This is day one of my quest to re implement the random dungeon generator that was shown as part of the kick starter for TinyKeep. I managed to implement a large portion of the generator today after considering a few alternative strategies for its implementation.

The original algorithm generates a large number of random rectangles without regard for any overlap between them, since in the next phase they are all separated. Forces push each rectangle apart and so out of overlap, and after a few iterations leaving a tightly knit bed of scattered rectangles. An alternative I came up with was to randomly place a small rectangle in a region of space known to be free and then inflate it until it reaches a per-determined size limit.

From this messy list of rectangles, a few are chosen to become large rooms of the dungeon. The exact manner of room selection is still not something I have investigated in the original demo, but in my implementation I merely select the largest of the rooms so far generated. I could also randomly select rectangles until one is found that matches some size threshold, and only then will it be added to the room list.

The next stage is to find out what rooms can be linked together. In the original demo, a link is formed between rooms when it will not intersect any other room in the process. To achieve this myself I needed to program a Ray-Box intersection algorithm. I also know this will come in handy in the Tengu Engine, so it is worth my while choosing a good one to implement. I found one in the front of the book “3D Games, Real Time Rendering and Software Technology” by Alan Watt and it was easy to code up a version from the description he gave.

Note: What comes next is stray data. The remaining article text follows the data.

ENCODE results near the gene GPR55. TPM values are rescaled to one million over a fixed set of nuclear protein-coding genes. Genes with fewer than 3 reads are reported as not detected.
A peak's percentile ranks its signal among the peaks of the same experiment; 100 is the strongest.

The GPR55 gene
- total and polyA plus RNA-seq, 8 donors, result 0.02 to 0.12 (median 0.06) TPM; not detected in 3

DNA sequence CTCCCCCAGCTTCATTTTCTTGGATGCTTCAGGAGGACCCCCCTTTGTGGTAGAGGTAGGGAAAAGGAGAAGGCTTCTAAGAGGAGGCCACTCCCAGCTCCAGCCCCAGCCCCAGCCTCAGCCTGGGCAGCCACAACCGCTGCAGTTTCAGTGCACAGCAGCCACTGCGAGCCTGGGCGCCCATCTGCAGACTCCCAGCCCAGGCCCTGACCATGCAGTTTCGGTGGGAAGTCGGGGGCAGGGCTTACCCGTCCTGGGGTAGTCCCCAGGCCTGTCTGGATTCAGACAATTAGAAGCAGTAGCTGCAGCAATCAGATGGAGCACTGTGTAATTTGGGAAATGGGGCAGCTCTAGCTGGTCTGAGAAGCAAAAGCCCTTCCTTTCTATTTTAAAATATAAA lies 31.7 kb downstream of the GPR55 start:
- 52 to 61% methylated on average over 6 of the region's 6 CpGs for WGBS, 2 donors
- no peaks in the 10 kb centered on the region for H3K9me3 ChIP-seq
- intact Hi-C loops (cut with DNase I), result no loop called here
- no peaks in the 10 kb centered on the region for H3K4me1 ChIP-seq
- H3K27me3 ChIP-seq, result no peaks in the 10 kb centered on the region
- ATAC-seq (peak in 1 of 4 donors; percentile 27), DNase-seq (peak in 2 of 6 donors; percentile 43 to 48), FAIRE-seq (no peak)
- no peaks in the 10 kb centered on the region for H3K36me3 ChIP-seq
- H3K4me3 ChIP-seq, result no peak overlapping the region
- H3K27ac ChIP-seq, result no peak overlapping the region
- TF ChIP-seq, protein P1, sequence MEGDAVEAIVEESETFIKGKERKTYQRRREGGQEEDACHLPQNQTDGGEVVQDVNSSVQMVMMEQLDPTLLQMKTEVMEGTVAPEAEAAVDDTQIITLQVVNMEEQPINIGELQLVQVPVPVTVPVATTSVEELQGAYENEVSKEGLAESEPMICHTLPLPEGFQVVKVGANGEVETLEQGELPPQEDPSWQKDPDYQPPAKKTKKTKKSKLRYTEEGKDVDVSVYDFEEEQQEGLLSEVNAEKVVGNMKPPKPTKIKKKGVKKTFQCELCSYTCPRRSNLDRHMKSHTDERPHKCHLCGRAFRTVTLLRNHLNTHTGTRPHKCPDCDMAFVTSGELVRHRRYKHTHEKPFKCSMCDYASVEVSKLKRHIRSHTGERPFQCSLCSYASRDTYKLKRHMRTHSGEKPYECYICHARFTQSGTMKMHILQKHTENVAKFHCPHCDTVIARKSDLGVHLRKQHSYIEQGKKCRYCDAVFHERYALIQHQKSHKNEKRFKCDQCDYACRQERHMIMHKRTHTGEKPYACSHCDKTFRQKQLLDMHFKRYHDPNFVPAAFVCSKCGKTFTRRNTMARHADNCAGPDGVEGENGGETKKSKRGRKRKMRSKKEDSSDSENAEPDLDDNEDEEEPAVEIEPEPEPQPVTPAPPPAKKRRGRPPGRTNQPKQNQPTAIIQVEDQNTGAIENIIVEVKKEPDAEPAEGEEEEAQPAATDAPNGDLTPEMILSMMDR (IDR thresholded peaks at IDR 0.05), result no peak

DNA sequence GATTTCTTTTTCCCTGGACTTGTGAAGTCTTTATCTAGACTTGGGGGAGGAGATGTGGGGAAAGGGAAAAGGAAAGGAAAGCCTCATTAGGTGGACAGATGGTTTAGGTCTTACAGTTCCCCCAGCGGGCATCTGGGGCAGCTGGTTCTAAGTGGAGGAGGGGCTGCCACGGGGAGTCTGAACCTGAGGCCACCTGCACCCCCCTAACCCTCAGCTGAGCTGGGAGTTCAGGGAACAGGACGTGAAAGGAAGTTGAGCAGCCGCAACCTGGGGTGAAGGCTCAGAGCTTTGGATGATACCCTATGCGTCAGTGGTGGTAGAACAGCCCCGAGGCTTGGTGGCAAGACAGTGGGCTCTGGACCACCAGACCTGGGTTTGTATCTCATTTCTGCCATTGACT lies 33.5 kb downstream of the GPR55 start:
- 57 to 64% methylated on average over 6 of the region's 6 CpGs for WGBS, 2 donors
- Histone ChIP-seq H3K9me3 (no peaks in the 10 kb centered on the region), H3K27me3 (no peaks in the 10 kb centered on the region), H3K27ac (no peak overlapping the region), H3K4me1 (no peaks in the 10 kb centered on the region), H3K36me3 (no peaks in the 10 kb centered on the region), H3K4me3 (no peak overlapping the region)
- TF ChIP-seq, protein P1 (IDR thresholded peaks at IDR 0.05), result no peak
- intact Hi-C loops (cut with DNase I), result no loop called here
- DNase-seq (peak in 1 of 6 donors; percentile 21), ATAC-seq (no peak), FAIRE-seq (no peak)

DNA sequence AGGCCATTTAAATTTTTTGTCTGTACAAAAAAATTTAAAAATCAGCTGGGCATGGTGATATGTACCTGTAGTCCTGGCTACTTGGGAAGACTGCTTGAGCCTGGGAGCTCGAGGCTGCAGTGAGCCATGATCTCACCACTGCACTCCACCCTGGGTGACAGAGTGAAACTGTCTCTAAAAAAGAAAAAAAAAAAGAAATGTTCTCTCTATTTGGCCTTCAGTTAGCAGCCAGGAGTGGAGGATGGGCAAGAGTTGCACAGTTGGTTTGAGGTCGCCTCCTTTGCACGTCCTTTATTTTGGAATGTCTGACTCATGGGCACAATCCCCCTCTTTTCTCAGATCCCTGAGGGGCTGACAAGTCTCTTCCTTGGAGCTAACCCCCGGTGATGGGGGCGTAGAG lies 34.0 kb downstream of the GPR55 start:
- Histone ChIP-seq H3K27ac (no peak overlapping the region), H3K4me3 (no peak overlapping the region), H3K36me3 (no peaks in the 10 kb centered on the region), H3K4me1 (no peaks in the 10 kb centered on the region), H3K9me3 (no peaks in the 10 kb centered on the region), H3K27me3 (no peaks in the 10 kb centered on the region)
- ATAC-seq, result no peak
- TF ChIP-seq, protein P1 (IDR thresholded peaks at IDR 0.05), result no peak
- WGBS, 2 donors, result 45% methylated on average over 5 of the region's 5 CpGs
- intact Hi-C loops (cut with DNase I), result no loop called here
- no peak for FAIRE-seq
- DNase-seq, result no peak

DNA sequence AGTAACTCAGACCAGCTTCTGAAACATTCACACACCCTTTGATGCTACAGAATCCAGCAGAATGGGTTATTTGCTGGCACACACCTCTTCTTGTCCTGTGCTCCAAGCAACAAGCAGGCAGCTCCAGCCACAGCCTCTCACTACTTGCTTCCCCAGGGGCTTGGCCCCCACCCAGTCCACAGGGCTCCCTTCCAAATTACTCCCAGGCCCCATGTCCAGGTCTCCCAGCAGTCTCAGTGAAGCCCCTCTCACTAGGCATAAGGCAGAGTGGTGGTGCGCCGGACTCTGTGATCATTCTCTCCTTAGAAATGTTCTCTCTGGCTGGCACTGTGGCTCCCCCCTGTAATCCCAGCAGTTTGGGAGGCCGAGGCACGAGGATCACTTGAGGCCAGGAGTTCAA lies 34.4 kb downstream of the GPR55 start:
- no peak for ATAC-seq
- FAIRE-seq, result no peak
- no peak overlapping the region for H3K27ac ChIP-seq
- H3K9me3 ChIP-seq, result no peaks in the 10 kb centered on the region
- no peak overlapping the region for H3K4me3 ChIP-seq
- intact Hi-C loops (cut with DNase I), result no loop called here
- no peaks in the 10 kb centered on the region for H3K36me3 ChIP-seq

Also since it was hard enough to find a decent 2D RayBox intersection routine on the web, I present my implementation here:

Each potential link between two rooms is tested for intersection with any other rooms, and those links that have intersections are discarded. Thus I now have a list of random rooms, a bed of non intersecting areas to select from, and an edge list linking all of the rooms without intersection. The only hard task left is to find the minimum spanning tree from these edges, and then to turn that reduced edge list back into corridors.